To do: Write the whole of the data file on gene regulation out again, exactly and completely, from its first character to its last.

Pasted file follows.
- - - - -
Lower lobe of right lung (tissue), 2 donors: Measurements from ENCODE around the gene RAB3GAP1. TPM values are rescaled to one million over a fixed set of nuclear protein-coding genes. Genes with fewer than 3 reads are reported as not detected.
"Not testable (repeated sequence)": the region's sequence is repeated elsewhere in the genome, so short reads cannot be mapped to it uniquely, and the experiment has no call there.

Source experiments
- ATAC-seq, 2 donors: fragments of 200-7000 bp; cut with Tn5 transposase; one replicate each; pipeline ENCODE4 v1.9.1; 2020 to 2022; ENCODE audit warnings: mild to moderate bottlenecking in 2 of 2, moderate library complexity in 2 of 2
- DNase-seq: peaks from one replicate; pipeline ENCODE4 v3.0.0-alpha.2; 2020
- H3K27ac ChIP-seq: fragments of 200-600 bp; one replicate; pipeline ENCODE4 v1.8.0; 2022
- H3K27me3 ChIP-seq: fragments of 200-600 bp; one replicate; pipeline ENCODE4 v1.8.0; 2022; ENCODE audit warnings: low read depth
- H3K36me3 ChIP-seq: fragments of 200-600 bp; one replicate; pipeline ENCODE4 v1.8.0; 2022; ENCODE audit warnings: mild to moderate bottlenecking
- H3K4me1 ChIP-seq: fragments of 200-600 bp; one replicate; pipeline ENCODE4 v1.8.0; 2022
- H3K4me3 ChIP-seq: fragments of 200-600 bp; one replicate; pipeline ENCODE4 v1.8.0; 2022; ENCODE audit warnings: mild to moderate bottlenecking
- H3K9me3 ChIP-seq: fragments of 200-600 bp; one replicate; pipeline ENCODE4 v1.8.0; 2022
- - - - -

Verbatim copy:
Lower lobe of right lung (tissue), 2 donors: Measurements from ENCODE around the gene RAB3GAP1. TPM values are rescaled to one million over a fixed set of nuclear protein-coding genes. Genes with fewer than 3 reads are reported as not detected.
"Not testable (repeated sequence)": the region's sequence is repeated elsewhere in the genome, so short reads cannot be mapped to it uniquely, and the experiment has no call there.

Source experiments
- ATAC-seq, 2 donors: fragments of 200-7000 bp; cut with Tn5 transposase; one replicate each; pipeline ENCODE4 v1.9.1; 2020 to 2022; ENCODE audit warnings: mild to moderate bottlenecking in 2 of 2, moderate library complexity in 2 of 2
- DNase-seq: peaks from one replicate; pipeline ENCODE4 v3.0.0-alpha.2; 2020
- H3K27ac ChIP-seq: fragments of 200-600 bp; one replicate; pipeline ENCODE4 v1.8.0; 2022
- H3K27me3 ChIP-seq: fragments of 200-600 bp; one replicate; pipeline ENCODE4 v1.8.0; 2022; ENCODE audit warnings: low read depth
- H3K36me3 ChIP-seq: fragments of 200-600 bp; one replicate; pipeline ENCODE4 v1.8.0; 2022; ENCODE audit warnings: mild to moderate bottlenecking
- H3K4me1 ChIP-seq: fragments of 200-600 bp; one replicate; pipeline ENCODE4 v1.8.0; 2022
- H3K4me3 ChIP-seq: fragments of 200-600 bp; one replicate; pipeline ENCODE4 v1.8.0; 2022; ENCODE audit warnings: mild to moderate bottlenecking
- H3K9me3 ChIP-seq: fragments of 200-600 bp; one replicate; pipeline ENCODE4 v1.8.0; 2022